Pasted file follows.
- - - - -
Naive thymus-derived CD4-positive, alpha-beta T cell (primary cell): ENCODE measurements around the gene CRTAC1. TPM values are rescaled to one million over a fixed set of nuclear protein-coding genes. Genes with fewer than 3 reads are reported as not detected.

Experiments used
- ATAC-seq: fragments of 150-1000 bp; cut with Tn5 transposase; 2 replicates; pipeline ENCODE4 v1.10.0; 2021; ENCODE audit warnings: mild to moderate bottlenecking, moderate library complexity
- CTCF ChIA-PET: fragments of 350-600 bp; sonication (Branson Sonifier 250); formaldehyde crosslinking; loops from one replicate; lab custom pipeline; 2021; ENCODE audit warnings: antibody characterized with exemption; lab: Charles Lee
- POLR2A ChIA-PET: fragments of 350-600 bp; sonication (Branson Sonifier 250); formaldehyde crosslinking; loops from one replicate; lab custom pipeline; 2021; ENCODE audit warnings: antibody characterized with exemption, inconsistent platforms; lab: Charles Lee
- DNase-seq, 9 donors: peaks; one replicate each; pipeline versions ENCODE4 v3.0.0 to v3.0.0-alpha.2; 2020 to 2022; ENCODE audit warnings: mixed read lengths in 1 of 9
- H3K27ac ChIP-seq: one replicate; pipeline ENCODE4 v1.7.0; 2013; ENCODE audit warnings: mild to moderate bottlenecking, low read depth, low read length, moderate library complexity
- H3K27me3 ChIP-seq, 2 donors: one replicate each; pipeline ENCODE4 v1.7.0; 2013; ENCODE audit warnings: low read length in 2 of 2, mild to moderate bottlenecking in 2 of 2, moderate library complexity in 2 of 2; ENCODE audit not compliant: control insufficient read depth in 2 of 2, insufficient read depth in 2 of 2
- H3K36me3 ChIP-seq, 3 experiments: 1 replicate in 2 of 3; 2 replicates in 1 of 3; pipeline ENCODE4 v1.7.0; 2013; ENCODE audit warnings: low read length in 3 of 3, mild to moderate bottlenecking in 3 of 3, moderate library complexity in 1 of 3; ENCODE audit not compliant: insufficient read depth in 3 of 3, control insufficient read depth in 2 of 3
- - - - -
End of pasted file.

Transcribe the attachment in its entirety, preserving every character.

Naive thymus-derived CD4-positive, alpha-beta T cell (primary cell): ENCODE measurements around the gene CRTAC1. TPM values are rescaled to one million over a fixed set of nuclear protein-coding genes. Genes with fewer than 3 reads are reported as not detected.

Experiments used
- ATAC-seq: fragments of 150-1000 bp; cut with Tn5 transposase; 2 replicates; pipeline ENCODE4 v1.10.0; 2021; ENCODE audit warnings: mild to moderate bottlenecking, moderate library complexity
- CTCF ChIA-PET: fragments of 350-600 bp; sonication (Branson Sonifier 250); formaldehyde crosslinking; loops from one replicate; lab custom pipeline; 2021; ENCODE audit warnings: antibody characterized with exemption; lab: Charles Lee
- POLR2A ChIA-PET: fragments of 350-600 bp; sonication (Branson Sonifier 250); formaldehyde crosslinking; loops from one replicate; lab custom pipeline; 2021; ENCODE audit warnings: antibody characterized with exemption, inconsistent platforms; lab: Charles Lee
- DNase-seq, 9 donors: peaks; one replicate each; pipeline versions ENCODE4 v3.0.0 to v3.0.0-alpha.2; 2020 to 2022; ENCODE audit warnings: mixed read lengths in 1 of 9
- H3K27ac ChIP-seq: one replicate; pipeline ENCODE4 v1.7.0; 2013; ENCODE audit warnings: mild to moderate bottlenecking, low read depth, low read length, moderate library complexity
- H3K27me3 ChIP-seq, 2 donors: one replicate each; pipeline ENCODE4 v1.7.0; 2013; ENCODE audit warnings: low read length in 2 of 2, mild to moderate bottlenecking in 2 of 2, moderate library complexity in 2 of 2; ENCODE audit not compliant: control insufficient read depth in 2 of 2, insufficient read depth in 2 of 2
- H3K36me3 ChIP-seq, 3 experiments: 1 replicate in 2 of 3; 2 replicates in 1 of 3; pipeline ENCODE4 v1.7.0; 2013; ENCODE audit warnings: low read length in 3 of 3, mild to moderate bottlenecking in 3 of 3, moderate library complexity in 1 of 3; ENCODE audit not compliant: insufficient read depth in 3 of 3, control insufficient read depth in 2 of 3